Furthermore, this study suggests that individuals with metabolic disorders such as high-cholesterol and obesity could be more susceptible to SARS-CoV-2 infection in the winter months, especially while living in a colder environment. ACE-2 expression in host cells and average total cholesterol levels may be increased in response to exposure to a cold environment and in the winter months9,34,35. Elevated ACE-2 levels were observed in multiple metabolic disease conditions such as obesity, diabetes, and higher LDL cholesterol36. Additionally, obesity may not only increase ACE-2 and TRMPSS2, but also cellular cholesterol levels by increasing SREBP137,38. Interestingly, a role for low temperature has been suggested in stabilizing the RBD-ACE2 interface and triggering “open” conformations of the COVID-19 spike protein, thus enhancing viral infectivity at cold temperatures39. Several studies have also reported multiple roles for cholesterol in enhancing the susceptibility to SARS-CoV-2 infection. Cholesterol-rich microdomains can provide an effective platform for interaction between ACE2 and Spike S-protein7. Tang et. al reported the role of cholesterol in increasing the density of ACE2 receptors on host cell membranes23. Reports using super-resolution imaging have also observed increased SARS-CoV-2 entry in cells with high blood serum cholesterol levels40. Furthermore, studies have shown that obesity is a critical factor in COVID-19 severity. Increased ACE-2 expression in lung tissue is seen in patients that are obese, implicating excess adipose tissue in enhancing the spread of the virus41. Thus, a colder environment and obesity both increase ACE-2 and host membrane cholesterol, which favour viral entry processing resulting in increase of virus infectivity.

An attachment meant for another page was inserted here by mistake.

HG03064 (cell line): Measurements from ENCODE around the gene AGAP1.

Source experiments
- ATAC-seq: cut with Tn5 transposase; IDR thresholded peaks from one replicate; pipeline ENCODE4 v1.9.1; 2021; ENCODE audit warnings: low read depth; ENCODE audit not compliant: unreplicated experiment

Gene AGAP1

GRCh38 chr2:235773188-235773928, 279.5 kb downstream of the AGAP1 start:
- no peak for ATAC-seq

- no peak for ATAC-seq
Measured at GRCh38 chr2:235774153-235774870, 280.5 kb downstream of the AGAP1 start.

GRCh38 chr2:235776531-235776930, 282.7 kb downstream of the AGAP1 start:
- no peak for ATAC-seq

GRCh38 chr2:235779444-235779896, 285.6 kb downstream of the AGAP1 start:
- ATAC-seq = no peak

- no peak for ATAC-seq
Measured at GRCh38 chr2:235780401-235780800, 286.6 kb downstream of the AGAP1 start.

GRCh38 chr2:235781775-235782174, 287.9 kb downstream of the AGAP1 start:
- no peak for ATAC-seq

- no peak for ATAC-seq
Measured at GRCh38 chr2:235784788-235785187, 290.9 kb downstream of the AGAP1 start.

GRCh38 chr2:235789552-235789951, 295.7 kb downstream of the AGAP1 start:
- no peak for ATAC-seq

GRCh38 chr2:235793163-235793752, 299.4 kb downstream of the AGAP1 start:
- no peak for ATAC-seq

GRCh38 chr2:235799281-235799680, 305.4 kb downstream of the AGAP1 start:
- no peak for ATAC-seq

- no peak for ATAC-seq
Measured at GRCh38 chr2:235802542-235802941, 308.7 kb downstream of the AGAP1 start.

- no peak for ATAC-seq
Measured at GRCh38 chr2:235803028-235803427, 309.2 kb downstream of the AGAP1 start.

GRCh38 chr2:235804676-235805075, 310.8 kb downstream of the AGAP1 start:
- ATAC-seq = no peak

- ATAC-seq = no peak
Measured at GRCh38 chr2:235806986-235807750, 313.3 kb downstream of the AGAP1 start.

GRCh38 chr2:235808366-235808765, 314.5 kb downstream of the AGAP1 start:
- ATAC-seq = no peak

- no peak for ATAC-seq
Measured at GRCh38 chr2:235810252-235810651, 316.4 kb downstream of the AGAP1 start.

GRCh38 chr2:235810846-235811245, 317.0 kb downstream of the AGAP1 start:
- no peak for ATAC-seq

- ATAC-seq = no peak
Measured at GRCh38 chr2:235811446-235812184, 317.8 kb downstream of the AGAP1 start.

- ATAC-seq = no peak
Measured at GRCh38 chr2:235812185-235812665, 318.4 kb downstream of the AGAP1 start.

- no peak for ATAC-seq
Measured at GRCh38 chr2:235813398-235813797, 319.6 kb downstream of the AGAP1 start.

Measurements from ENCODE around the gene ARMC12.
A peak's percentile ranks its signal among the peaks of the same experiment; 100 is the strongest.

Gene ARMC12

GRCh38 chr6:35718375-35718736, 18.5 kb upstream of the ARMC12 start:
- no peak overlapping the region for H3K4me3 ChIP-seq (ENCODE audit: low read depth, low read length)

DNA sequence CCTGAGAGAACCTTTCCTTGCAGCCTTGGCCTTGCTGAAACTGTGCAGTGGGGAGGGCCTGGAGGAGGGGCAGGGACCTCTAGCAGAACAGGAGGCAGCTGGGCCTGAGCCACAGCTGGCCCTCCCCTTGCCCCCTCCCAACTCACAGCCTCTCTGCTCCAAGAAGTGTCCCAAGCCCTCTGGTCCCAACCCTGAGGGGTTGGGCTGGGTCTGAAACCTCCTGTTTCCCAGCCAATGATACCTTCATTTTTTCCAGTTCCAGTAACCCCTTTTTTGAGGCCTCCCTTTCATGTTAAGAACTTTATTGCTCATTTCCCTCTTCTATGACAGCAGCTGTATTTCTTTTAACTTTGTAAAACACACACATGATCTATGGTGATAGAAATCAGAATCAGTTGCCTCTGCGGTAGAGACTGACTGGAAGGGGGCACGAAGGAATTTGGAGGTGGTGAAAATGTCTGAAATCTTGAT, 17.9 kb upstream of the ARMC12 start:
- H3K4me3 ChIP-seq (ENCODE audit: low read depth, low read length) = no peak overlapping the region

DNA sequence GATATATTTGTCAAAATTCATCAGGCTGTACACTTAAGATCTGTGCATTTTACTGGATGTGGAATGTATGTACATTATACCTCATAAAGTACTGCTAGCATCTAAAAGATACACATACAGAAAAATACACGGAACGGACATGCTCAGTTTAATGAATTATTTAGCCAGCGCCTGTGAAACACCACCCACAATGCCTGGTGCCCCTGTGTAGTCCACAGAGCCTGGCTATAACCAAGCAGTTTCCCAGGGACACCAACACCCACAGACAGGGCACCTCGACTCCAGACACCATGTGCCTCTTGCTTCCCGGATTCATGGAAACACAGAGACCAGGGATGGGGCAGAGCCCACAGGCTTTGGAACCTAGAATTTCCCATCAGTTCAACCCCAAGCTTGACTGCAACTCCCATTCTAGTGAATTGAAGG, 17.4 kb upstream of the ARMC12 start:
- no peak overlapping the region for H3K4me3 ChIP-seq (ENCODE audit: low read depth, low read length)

However, other intrinsic factors like hypertension, cardiovascular diseases, renal diseases, and cancer, as well as extrinsic factors like relative humidity and indoor temperature, have not been included in these analyses. Specifically, indoor temperature may contribute to virus infectivity. Actually, cold temperatures and low relative humidity (RH) adversely increase the half-lives of the virus15. Aerosolized SARS-CoV-2 has the potential to stay infectious for about 16 h at optimum indoor meteorological conditions42. Indoor locations have a relative humidity < 40% which indicates higher chances of airborne SARS-CoV-2 transmission. Moreover, SARS-CoV-2 infection occurs in cool, dry, air-conditioned indoor environments43,44 and during cold weather, people mostly stay indoors, which further potentiates transmission45. Presently, the USA is setting up policies which suggest maintaining indoor temperatures between 20 and 24 °C and RH around 20–60%46. Thus, dry weather generated to maintain indoor temperature (20 °C) in winter months may further potentiate virus infectivity since the virus may persist for longer times in a relatively lower humid atmosphere47.

In brief as a conclusive remark, such multiphase growth curve models may be used to depict the contribution of various covariates with COVID-19 cases. Moreover, the individuals with metabolic disorders such as high cholesterol and obesity may have additional risk for this virus infectivity especially in winter months or while living in colder environments. Thus, this study further recommends that a nationwide policy is to be framed in order to combat COVID-19 pandemic and its clinical outcomes for taking care of vulnerable individuals with such metabolic diseases of a cold country. However, further study is required to know whether the infectivity rate of mutant variants of SARS-CoV-2 depends on these factors.

## Methods

### Data collection